Last updated on April 18, 2014 at 11:11 EDT

Business Leaders Lobby for Passage of Strong Low Carbon Fuel Standard

April 21, 2009

SACRAMENTO, Calif., April 21 /PRNewswire/ — On April 23, the California Air Resources Board (ARB) is expected to vote to adopt a first-in-the-world Low Carbon Fuel Standard (LCFS), aimed at reducing the carbon content of the transportation fuels used in the state. California business leaders, representing a vast array of economic interests, are rallying in support of the standard and calling on the ARB to pass the measure.

A letter signed by a broad range of top business interests states:

As designed, the LCFS is an important mechanism for motivating market activity toward production of more sustainable biofuels that deliver the greatest greenhouse gas benefits. It rewards and incentivizes investment in the cleanest low carbon fuels and discourages investment in dirtier, higher carbon fuels. The LCFS accurately and fairly recognizes that not all fuels are equal; accounting for the full “lifecycle” of a fuel, including indirect land use impacts for various biofuels, results in different fuel carbon intensities. Many next-generation fuels such as electricity, natural gas, hydrogen, and superior advanced biofuels made from waste, non-food crops, and new sources such as algae will thrive and advance under the standard because they have lower lifecycle greenhouse gas emissions than gasoline or diesel. Many of these fuels today are the target of significant venture capital investment, and they stand to benefit from the standard’s emissions accounting framework. (The letter is posted in its entirety at: http://www.catercommunications.com/businessbacksLCFS.htm )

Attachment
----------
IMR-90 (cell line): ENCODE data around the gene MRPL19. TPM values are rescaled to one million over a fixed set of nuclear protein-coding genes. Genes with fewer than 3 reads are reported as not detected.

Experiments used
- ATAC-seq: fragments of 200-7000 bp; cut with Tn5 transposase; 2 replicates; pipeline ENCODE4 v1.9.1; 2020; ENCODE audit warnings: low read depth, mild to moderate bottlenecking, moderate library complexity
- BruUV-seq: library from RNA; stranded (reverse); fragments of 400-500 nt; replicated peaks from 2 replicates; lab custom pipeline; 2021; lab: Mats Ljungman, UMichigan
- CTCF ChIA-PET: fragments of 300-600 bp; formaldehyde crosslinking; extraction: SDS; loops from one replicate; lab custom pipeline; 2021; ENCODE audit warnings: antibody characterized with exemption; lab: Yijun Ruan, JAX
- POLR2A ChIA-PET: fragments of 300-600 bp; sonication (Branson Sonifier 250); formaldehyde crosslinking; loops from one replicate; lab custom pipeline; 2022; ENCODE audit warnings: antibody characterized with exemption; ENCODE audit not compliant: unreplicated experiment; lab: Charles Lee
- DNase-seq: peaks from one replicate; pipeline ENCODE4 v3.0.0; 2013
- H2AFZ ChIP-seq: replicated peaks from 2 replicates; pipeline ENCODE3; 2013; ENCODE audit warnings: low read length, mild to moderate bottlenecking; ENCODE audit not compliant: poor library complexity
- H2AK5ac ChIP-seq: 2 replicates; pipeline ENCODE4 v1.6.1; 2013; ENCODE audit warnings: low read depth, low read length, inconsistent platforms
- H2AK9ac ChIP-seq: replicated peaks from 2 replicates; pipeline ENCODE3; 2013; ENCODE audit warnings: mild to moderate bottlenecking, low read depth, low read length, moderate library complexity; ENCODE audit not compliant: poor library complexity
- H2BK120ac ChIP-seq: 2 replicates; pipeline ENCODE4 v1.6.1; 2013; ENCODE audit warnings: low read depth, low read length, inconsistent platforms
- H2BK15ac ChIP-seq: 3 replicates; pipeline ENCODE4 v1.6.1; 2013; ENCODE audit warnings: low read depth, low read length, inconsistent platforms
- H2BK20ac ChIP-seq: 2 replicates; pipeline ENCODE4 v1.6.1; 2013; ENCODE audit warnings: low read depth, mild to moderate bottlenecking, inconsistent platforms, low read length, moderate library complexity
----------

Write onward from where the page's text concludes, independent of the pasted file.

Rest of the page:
A second letter, signed by advanced biofuels producers and venture capitalists, further endorses the ARB staff proposal’s recommendation to measure the lifecycle impacts of biofuels, including land use change, saying:

We support CARB’s decision to act now in motivating market activity that heeds both LCFS and indirect land use change (ILUC) concerns … Even if indirect land use effects are difficult to precisely predict, the regulation can be designed to encourage the right behaviors by the industry. (The letter is posted in its entirety at: http://www.e2.org/jsp/controller?docName=lcfs_support)

SOURCE California business leaders

Source: newswire